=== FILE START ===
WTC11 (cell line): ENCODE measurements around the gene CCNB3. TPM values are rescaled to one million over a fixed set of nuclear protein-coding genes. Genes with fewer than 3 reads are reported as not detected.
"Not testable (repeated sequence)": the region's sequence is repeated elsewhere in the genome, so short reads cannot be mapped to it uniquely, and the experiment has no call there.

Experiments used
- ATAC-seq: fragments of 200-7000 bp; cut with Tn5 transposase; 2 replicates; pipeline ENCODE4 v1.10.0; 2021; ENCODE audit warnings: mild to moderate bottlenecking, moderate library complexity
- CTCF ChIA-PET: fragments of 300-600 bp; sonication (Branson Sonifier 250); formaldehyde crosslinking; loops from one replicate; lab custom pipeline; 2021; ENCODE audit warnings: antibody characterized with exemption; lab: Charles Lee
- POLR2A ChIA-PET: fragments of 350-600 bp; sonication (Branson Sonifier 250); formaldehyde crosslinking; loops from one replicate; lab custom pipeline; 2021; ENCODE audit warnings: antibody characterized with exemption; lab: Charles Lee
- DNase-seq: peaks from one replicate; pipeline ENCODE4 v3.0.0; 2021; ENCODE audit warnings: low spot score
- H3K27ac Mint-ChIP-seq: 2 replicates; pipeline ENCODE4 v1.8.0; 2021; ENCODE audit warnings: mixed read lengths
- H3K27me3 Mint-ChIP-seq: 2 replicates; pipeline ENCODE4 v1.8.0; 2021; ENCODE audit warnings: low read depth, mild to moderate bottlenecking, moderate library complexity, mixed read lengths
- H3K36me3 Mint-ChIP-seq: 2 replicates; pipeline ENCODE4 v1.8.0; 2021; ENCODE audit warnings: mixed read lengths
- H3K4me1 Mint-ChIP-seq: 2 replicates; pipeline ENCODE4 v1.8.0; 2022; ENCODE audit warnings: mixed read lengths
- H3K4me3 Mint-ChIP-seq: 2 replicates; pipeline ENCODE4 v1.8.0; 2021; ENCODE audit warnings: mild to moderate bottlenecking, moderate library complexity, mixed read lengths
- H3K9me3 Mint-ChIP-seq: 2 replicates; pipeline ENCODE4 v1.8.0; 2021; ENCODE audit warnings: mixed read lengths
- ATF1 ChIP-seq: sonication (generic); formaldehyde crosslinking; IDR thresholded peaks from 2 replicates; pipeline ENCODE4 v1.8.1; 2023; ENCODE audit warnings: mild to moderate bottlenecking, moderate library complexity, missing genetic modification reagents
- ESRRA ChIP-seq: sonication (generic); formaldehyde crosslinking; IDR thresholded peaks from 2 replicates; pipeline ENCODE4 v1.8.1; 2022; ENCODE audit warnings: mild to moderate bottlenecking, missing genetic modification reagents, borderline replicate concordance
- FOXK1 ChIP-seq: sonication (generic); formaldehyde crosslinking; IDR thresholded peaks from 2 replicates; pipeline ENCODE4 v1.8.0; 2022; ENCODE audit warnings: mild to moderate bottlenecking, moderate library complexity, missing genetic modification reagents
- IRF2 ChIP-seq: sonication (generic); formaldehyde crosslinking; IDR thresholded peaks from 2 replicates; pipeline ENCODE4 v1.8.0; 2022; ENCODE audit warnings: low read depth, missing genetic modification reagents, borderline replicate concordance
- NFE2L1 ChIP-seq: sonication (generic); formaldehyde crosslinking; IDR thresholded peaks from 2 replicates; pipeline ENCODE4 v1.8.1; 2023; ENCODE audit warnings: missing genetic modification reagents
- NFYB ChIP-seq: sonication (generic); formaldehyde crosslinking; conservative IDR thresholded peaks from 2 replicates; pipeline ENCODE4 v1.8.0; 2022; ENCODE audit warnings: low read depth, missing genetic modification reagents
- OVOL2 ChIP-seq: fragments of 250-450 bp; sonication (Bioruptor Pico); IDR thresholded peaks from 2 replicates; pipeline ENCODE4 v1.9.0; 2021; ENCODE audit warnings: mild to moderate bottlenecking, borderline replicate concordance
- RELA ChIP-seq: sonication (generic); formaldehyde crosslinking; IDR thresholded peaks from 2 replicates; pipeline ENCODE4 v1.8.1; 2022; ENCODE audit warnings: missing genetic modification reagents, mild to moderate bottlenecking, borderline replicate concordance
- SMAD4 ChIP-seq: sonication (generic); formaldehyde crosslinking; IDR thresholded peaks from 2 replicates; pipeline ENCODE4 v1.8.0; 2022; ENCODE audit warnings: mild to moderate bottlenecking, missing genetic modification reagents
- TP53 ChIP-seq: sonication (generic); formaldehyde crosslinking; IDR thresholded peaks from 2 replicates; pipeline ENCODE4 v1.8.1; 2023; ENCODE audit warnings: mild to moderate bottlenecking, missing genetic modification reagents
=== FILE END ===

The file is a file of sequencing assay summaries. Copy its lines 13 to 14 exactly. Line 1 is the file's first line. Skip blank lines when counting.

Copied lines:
- H3K9me3 Mint-ChIP-seq: 2 replicates; pipeline ENCODE4 v1.8.0; 2021; ENCODE audit warnings: mixed read lengths
- ATF1 ChIP-seq: sonication (generic); formaldehyde crosslinking; IDR thresholded peaks from 2 replicates; pipeline ENCODE4 v1.8.1; 2023; ENCODE audit warnings: mild to moderate bottlenecking, moderate library complexity, missing genetic modification reagents